The majority of Cabinet positions, however, still have yet to be decided. An unnamed source with knowledge of the Biden-Harris transition team’s plans told the Times that the heads of departments including Health and Human Services, State, and Justice could be named by the end of this month, beginning around Thanksgiving. Appointment decisions will reportedly be made based on Biden’s discussions with his advisers and lawyers.
Who might be appointed to Joe Biden’s Cabinet?
As we wait for Biden and his transition team to begin publicly announcing their picks for the 22 remaining Cabinet positions (the vice president is the 23rd), several outlets have assembled comprehensive lists of who might get the nod for each spot, based on information from Biden’s team, sources close to the candidates, lobbyists, and general knowledge of the nation’s leaders in each area of expertise.
Here, according to Politico, The New York Times, and USA Today, are potential choices for most of the spots in Biden’s Cabinet (options for the director of the Office of Management and Budget, director of National Intelligence, and administrator of the Small Business Administration have yet to be reported).
Secretary of Agriculture: Heidi Heitkamp; Rep. Collin Peterson, D-Minn.; Rep. Marcia Fudge, D-Ohio; Rep. Cheri Bustos, D-Ill.
Secretary of Commerce: Rohit Chopra; Susan Helper; Meg Whitman; Terry McAuliffe; Mellody Hobson
Secretary of Defense: Michele Flournoy; Jeh Johnson; Sen. Tammy Duckworth, D-Ill.; Sen. Jack Reed, D-R.I.
Secretary of Education: Randi Weingarten; Lily Eskelsen Garcia; Linda Darling-Hammond
Secretary of Energy: Washington Gov. Jay Inslee; Rep. Andy Levin, D-Mich.; Ernest Moniz; Elizabeth Sherwood-Randall; Arun Majumdar
Secretary of Health and Human Services: Dr. Ezekiel Emanuel; Dr. Vivek Murthy; New Mexico Gov. Michelle Lujan Grisham; Dr. Mandy Cohen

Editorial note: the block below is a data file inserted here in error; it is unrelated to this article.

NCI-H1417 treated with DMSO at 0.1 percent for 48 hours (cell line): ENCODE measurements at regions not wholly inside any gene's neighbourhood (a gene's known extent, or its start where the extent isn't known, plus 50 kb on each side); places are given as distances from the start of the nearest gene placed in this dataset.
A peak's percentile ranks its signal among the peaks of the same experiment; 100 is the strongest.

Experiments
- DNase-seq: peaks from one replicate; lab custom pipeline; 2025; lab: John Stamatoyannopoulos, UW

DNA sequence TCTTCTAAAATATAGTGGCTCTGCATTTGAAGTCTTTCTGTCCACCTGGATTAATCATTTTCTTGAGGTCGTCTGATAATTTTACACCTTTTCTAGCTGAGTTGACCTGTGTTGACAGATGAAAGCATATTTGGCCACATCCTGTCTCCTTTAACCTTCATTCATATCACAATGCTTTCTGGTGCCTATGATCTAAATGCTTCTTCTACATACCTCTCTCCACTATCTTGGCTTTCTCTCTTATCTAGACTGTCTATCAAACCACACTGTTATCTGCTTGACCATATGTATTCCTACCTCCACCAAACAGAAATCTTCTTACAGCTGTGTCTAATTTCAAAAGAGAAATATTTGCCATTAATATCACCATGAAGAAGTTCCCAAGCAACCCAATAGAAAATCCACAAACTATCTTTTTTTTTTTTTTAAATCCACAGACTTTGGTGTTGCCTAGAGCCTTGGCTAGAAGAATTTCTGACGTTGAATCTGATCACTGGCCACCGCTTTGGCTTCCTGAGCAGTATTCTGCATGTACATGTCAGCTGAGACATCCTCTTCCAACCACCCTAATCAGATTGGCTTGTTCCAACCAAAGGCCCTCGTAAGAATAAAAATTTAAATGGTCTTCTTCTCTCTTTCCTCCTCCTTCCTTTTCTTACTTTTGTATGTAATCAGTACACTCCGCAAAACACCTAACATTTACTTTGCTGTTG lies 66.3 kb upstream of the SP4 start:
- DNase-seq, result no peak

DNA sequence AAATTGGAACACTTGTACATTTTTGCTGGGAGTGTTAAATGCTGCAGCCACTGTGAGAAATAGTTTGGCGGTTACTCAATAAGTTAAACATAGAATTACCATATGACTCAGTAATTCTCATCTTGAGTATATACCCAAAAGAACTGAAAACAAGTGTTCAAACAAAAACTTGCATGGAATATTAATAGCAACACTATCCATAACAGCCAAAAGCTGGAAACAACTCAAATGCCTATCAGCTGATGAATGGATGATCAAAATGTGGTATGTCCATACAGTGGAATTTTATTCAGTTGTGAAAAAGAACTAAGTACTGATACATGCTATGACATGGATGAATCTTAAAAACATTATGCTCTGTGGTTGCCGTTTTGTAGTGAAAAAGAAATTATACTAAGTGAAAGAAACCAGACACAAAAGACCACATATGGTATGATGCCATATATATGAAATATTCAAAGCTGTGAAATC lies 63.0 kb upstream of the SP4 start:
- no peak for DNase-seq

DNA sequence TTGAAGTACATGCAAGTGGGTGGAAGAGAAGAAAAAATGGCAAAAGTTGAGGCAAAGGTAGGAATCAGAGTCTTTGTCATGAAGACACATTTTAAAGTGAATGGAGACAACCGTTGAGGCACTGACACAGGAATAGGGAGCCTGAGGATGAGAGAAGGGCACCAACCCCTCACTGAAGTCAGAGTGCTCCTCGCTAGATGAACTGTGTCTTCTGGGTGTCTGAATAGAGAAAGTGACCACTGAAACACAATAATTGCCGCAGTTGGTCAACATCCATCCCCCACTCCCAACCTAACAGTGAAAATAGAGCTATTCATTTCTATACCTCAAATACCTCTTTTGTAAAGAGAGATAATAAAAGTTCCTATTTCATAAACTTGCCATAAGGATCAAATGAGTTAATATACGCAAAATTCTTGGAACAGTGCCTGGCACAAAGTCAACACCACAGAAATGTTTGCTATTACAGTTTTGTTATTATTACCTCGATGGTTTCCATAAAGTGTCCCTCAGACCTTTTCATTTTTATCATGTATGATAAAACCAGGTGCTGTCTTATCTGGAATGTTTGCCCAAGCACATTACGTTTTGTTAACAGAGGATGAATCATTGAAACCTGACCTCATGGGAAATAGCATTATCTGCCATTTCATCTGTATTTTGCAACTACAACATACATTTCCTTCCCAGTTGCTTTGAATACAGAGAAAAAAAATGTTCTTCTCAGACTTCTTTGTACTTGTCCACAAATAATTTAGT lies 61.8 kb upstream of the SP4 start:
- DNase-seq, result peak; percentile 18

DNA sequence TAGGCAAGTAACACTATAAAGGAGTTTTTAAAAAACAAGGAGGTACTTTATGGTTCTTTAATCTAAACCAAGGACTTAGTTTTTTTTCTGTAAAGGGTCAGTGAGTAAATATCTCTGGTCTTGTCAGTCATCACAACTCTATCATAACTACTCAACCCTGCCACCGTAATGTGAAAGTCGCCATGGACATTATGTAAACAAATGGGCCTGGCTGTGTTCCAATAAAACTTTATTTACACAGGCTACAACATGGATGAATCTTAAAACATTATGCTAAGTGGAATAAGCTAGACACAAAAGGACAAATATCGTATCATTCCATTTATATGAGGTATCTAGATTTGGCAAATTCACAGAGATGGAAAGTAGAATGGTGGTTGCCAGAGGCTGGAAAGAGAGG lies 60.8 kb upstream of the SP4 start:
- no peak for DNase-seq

Secretary of Homeland Security: Alejandro Mayorkas; Vanita Gupta; Julian Castro; Xavier Becerra
Secretary of Housing and Urban Development: Los Angeles Mayor Eric Garcetti; California Rep. Karen Bass; Alvin Brown; Atlanta Mayor Keisha Lance Bottoms; Diane Yentel; Maurice Jones
Secretary of the Interior: David Hayes; New Mexico Sen. Martin Heinrich; New Mexico Sen. Tom Udall; Mark Begich; Mark Udall; Arizona Rep. Raul Grijalva; New Mexico Rep. Deb Haaland
Secretary of Labor: Sen. Bernie Sanders, I-Vt.; William Spriggs; Sharon Block; Julie Su; Rep. Andy Levin, D-Mich.; Sara Nelson; Tom Perez
Secretary of State: Susan Rice; Antony Blinken; William Burns; Sen. Chris Coons, D-Del.; Sen. Chris Murphy, D-Conn.
Secretary of Transportation: Los Angeles Mayor Eric Garcetti; Beth Osborne; Rep. Earl Blumenauer, D-Ore.; Rahm Emanuel
Secretary of the Treasury: Sen. Elizabeth Warren, D-Mass.; Lael Brainard; Roger Ferguson; Sarah Bloom Raskin; Mellody Hobson; Raphael Bostic; Rhode Island Gov. Gina Raimondo
Secretary of Veterans Affairs: Sen. Tammy Duckworth, D-Ill.; Pete Buttigieg; Jason Kander
Attorney General: Sen. Amy Klobuchar, D-Minn.; Sally Yates; Stacey Abrams; Sen. Cory Booker, D-N.J.; Preet Bharara; Sen. Doug Jones, D-Ala.; Xavier Becerra; Tom Perez
White House Chief of Staff: Ron Klain; Steve Ricchetti
Administrator of the Environmental Protection Agency: Mary Nichols; Washington Gov. Jay Inslee; Heather McTeer Toney
U.S. Trade Representative: Jennifer Hillman; Miriam Sapiro; Tom Nides; Rep. Jimmy Gomez, D-Calif.; Nelson Cunningham
Director of the CIA: Avril Haines; Thomas E. Donilon; Michael Morell